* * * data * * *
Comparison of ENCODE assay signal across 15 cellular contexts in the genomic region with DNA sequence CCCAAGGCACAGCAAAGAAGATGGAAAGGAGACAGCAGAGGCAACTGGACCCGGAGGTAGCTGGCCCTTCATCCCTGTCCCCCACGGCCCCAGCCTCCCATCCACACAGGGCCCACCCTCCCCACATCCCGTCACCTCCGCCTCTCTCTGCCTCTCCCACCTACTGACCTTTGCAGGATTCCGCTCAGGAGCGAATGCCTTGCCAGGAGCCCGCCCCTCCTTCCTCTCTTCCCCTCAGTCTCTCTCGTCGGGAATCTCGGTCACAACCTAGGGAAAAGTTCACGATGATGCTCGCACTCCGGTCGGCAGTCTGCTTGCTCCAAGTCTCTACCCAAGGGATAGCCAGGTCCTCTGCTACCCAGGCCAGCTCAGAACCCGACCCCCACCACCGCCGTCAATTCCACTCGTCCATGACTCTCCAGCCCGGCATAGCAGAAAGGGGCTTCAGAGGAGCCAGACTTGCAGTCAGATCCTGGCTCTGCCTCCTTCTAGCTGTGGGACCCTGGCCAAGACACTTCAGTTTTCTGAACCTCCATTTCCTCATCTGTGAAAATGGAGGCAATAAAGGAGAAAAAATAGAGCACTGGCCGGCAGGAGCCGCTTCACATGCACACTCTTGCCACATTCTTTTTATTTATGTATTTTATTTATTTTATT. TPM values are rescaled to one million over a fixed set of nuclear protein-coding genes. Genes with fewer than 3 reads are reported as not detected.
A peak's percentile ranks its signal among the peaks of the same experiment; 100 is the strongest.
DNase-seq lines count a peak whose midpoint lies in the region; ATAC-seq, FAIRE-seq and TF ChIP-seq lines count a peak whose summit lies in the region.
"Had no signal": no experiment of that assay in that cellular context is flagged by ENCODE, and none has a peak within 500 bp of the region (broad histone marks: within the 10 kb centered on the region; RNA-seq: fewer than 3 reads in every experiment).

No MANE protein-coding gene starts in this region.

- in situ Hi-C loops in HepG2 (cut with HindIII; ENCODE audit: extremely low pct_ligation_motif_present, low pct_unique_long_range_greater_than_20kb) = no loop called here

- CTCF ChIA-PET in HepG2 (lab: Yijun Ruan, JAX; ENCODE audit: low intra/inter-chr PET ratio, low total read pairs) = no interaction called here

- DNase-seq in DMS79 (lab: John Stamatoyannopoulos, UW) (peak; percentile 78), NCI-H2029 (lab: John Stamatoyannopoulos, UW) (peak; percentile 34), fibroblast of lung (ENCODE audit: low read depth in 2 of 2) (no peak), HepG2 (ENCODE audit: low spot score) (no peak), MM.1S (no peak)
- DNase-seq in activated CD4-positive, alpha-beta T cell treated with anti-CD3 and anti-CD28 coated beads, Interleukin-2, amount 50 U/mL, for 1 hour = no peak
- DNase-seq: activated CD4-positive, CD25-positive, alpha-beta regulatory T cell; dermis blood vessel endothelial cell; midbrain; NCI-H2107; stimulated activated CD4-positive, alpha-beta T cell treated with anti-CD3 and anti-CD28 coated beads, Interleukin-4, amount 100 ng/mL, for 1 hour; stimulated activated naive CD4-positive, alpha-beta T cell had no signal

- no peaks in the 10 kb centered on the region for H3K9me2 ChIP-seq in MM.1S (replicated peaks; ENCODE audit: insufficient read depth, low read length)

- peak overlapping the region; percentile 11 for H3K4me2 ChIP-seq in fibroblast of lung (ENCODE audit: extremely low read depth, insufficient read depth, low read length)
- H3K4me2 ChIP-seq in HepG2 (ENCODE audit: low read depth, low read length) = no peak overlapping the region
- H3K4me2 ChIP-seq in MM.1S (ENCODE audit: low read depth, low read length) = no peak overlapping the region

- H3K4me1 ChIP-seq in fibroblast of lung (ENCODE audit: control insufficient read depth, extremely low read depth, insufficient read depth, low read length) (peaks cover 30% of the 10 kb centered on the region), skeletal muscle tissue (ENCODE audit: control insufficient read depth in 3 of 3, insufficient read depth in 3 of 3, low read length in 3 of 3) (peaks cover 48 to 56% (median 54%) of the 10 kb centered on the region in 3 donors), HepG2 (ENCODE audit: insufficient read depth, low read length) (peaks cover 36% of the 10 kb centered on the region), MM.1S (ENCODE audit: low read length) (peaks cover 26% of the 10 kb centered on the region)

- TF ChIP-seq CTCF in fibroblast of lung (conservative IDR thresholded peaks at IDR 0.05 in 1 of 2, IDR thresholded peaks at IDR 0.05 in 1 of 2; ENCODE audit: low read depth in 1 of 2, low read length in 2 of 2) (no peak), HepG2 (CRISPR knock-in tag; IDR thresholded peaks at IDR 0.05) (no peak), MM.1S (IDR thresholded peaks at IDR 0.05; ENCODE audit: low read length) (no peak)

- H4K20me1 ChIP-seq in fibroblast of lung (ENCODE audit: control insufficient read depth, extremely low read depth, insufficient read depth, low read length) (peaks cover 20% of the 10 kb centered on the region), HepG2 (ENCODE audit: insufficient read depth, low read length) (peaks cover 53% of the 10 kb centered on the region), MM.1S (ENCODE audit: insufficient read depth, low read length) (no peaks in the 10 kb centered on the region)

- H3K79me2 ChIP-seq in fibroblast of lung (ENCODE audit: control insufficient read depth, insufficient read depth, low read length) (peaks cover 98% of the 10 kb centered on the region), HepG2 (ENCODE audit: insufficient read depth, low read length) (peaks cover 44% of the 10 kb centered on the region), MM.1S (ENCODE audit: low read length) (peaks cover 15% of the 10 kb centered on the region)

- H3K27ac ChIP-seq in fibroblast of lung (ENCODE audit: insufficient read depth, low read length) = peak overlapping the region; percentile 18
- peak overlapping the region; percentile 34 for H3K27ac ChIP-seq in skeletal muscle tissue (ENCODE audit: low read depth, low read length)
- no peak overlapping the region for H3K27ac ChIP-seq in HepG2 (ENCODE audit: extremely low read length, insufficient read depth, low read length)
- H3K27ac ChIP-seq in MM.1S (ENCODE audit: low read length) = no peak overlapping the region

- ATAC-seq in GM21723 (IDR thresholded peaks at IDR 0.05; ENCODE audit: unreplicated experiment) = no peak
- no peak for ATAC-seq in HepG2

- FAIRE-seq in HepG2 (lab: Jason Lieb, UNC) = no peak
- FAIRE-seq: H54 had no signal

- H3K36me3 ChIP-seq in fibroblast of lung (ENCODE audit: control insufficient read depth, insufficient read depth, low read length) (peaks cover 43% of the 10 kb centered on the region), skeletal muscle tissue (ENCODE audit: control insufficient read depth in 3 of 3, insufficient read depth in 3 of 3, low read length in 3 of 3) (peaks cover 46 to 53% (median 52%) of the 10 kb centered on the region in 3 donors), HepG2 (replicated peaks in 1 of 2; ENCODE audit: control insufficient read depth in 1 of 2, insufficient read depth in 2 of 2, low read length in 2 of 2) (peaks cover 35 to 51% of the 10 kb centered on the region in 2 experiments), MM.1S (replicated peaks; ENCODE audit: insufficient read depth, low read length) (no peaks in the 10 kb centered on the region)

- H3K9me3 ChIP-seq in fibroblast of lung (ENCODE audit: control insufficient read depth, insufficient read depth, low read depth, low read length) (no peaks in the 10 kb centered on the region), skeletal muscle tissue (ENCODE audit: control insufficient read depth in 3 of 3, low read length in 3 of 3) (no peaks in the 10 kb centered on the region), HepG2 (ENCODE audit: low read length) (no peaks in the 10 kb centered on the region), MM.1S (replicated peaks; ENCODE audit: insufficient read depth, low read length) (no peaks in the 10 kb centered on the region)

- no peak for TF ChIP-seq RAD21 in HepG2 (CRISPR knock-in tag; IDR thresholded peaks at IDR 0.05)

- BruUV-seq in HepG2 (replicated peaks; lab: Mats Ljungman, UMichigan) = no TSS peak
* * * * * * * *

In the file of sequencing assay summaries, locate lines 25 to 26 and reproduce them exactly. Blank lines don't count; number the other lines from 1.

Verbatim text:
- FAIRE-seq in HepG2 (lab: Jason Lieb, UNC) = no peak
- FAIRE-seq: H54 had no signal